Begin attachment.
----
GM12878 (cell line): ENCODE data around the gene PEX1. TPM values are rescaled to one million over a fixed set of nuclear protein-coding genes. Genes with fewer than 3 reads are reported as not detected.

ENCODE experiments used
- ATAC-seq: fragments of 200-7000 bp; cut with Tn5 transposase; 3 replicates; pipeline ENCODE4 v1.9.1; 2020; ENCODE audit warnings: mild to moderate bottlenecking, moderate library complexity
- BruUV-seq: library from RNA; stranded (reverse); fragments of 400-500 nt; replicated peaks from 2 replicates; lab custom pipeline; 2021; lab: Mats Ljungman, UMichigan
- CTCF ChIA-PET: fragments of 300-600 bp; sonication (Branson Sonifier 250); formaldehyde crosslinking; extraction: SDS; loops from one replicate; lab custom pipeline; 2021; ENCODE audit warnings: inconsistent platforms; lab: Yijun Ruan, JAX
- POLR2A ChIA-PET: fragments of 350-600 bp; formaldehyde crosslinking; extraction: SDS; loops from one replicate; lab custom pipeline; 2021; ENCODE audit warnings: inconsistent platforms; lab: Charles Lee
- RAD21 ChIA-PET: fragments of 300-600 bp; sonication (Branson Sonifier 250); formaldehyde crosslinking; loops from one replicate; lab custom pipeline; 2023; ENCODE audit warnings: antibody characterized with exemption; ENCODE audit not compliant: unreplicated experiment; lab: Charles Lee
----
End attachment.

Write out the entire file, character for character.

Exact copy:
GM12878 (cell line): ENCODE data around the gene PEX1. TPM values are rescaled to one million over a fixed set of nuclear protein-coding genes. Genes with fewer than 3 reads are reported as not detected.

ENCODE experiments used
- ATAC-seq: fragments of 200-7000 bp; cut with Tn5 transposase; 3 replicates; pipeline ENCODE4 v1.9.1; 2020; ENCODE audit warnings: mild to moderate bottlenecking, moderate library complexity
- BruUV-seq: library from RNA; stranded (reverse); fragments of 400-500 nt; replicated peaks from 2 replicates; lab custom pipeline; 2021; lab: Mats Ljungman, UMichigan
- CTCF ChIA-PET: fragments of 300-600 bp; sonication (Branson Sonifier 250); formaldehyde crosslinking; extraction: SDS; loops from one replicate; lab custom pipeline; 2021; ENCODE audit warnings: inconsistent platforms; lab: Yijun Ruan, JAX
- POLR2A ChIA-PET: fragments of 350-600 bp; formaldehyde crosslinking; extraction: SDS; loops from one replicate; lab custom pipeline; 2021; ENCODE audit warnings: inconsistent platforms; lab: Charles Lee
- RAD21 ChIA-PET: fragments of 300-600 bp; sonication (Branson Sonifier 250); formaldehyde crosslinking; loops from one replicate; lab custom pipeline; 2023; ENCODE audit warnings: antibody characterized with exemption; ENCODE audit not compliant: unreplicated experiment; lab: Charles Lee